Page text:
Toward a Definitive Compressibility Measure for Repetitive Sequences.

IEEE Trans. Inf. Theory(2023)

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While the $k$ th order empirical entropy is an accepted measure of the compressibility of individual sequences on classical text collections, it is useful only for small values of $k$ and thus fails to capture the compressibility of repetitive sequences. In the absence of an established way of quantifying the latter, ad-hoc measures like the size $z$ of the Lempel–Ziv parse are frequently used to estimate repetitiveness. The size $b \le z$ of the smallest bidirectional macro scheme captures better what can be achieved via copy-paste processes, though it is NP-complete to compute, and it is not monotone upon appending symbols. Recently, a more principled measure, the size $\gamma $ of the smallest string attractor , was introduced. The measure $\gamma \le b$ lower-bounds all the previous relevant ones, while length- $n$ strings can be represented and efficiently indexed within space $O\left({\gamma \log \frac {n}{\gamma }}\right)$ , which also upper-bounds many measures, including $z$ . Although $\gamma $ is arguably a better measure of repetitiveness than $b$ , it is also NP-complete to compute and not monotone, and it is unknown if one can represent all strings in $o(\gamma \log n)$ space. In this paper, we study an even smaller measure, $\delta \le \gamma $ , which can be computed in linear time, is monotone, and allows encoding every string in $O\left({\delta \log \frac {n}{\delta }}\right)$ space because $z = O\left({\delta \log \frac {n}{\delta }}\right)$ . We argue that $\delta $ better captures the compressibility of repetitive strings. Concretely, we show that (1) $\delta $ can be strictly smaller than $\gamma $ , by up to a logarithmic factor; (2) there are string families needing $\Omega \left({\delta \log \frac {n}{\delta }}\right)$ space to be encoded, so this space is optimal for every $n$ and $\delta $ ; (3) one can build run-length context-free grammars of size $O\left({\delta \log \frac {n}{\delta }}\right)$ , whereas the smallest (non-run-length) grammar can be up to $\Theta (\log n/\log \log n)$ times larger; and (4) within $O\left({\delta \log \frac {n}{\delta }}\right)$ space, we can not only represent a string but also offer logarithmic-time access to its symbols, computation of substring fingerprints, and efficient indexed searches for pattern occurrences. We further refine the above results to account for the alphabet size $\sigma $ of the string, showing that $\Theta \left({\delta \log \frac {n\log \sigma }{\delta \log n}}\right)$ space is necessary and sufficient to represent the string and to efficiently support access, fingerprinting, and pattern matching queries.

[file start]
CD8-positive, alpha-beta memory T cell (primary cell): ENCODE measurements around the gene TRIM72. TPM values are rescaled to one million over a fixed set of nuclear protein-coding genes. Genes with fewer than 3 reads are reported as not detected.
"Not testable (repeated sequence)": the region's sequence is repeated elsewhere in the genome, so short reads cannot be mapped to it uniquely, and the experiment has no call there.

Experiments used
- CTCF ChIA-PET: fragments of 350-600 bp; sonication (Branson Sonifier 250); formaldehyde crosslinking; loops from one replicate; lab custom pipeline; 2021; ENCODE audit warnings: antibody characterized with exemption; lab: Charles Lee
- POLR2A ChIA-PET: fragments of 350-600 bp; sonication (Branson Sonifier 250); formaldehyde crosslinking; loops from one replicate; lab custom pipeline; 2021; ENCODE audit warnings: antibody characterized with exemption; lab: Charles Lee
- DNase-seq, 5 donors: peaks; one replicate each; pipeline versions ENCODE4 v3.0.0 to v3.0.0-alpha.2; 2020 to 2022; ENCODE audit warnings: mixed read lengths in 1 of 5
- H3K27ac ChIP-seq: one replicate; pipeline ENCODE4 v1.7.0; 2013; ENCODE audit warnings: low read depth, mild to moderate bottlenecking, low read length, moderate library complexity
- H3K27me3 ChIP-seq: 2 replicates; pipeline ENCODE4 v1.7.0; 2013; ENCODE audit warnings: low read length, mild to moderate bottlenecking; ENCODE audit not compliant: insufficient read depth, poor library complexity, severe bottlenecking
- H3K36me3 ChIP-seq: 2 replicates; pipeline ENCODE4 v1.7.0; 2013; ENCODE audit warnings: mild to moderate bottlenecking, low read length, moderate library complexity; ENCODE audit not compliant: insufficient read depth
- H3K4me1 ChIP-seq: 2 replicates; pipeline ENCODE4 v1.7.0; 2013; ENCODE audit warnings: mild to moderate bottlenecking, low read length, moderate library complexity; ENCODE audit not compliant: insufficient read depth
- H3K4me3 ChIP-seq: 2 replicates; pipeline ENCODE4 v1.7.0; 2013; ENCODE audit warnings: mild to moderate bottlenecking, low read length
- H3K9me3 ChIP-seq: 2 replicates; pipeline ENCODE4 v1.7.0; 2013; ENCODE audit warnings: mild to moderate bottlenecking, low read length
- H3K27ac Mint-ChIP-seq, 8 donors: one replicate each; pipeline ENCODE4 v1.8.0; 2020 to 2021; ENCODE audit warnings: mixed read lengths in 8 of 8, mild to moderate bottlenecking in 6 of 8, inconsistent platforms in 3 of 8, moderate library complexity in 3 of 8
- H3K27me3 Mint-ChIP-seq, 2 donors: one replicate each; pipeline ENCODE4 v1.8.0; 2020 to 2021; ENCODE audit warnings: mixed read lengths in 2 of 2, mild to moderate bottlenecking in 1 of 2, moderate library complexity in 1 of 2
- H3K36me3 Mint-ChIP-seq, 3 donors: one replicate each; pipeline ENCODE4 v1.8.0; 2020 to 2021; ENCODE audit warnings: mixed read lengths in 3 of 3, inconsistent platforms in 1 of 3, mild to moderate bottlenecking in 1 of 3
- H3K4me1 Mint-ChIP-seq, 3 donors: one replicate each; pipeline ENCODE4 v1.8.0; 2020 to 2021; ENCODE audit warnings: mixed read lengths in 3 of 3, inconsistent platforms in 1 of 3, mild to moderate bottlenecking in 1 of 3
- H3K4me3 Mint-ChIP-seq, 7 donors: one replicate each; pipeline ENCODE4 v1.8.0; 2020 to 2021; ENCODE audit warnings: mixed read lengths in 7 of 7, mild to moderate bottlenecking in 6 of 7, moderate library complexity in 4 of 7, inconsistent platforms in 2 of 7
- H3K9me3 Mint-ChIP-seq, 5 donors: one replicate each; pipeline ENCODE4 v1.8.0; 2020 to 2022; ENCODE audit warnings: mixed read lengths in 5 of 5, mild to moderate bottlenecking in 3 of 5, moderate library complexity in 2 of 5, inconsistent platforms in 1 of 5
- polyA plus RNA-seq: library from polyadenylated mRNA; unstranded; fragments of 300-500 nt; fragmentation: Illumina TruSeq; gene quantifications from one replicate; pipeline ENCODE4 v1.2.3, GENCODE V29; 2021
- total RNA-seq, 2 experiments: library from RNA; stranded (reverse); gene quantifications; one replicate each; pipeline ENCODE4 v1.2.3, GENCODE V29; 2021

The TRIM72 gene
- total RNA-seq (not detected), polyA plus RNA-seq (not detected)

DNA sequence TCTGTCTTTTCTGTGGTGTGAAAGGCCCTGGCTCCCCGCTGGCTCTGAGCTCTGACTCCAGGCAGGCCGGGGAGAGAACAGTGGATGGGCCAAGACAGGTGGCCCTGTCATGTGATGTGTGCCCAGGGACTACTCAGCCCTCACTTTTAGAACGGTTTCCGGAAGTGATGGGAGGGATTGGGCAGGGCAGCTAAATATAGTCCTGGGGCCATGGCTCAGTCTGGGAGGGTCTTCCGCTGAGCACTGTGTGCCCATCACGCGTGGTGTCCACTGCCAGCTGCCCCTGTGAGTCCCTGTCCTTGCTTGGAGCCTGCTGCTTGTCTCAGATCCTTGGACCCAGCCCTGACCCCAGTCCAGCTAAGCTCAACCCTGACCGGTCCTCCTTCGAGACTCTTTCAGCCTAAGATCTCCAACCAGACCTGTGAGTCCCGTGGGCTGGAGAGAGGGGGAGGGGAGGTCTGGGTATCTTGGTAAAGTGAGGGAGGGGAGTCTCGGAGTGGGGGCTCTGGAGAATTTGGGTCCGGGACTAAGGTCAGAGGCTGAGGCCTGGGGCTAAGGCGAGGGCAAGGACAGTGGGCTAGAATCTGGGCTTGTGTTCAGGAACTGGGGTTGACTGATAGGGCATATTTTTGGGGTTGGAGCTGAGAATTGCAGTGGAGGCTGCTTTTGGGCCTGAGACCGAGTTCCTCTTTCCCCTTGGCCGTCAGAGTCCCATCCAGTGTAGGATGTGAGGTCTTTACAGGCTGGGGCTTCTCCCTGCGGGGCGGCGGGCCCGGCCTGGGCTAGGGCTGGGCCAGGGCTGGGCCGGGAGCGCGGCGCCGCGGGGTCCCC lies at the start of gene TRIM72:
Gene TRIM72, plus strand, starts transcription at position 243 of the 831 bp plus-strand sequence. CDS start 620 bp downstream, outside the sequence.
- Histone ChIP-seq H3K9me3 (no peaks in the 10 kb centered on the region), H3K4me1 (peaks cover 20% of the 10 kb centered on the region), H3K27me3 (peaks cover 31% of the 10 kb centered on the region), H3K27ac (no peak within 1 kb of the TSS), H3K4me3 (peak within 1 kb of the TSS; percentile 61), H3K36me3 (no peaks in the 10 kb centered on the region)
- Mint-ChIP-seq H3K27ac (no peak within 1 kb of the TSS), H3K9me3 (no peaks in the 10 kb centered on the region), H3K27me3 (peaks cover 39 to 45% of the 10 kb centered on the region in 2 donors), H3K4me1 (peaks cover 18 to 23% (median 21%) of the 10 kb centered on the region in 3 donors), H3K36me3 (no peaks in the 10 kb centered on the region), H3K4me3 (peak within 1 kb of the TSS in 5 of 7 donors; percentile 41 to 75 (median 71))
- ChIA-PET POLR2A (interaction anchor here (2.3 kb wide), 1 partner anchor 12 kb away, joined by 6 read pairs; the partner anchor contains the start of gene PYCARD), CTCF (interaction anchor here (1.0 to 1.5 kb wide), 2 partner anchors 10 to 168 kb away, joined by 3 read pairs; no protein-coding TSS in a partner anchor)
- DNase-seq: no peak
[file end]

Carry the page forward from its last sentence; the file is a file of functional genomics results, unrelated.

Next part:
Data compression,Lempel–Ziv parse,repetitive sequences,string attractors,substring complexity
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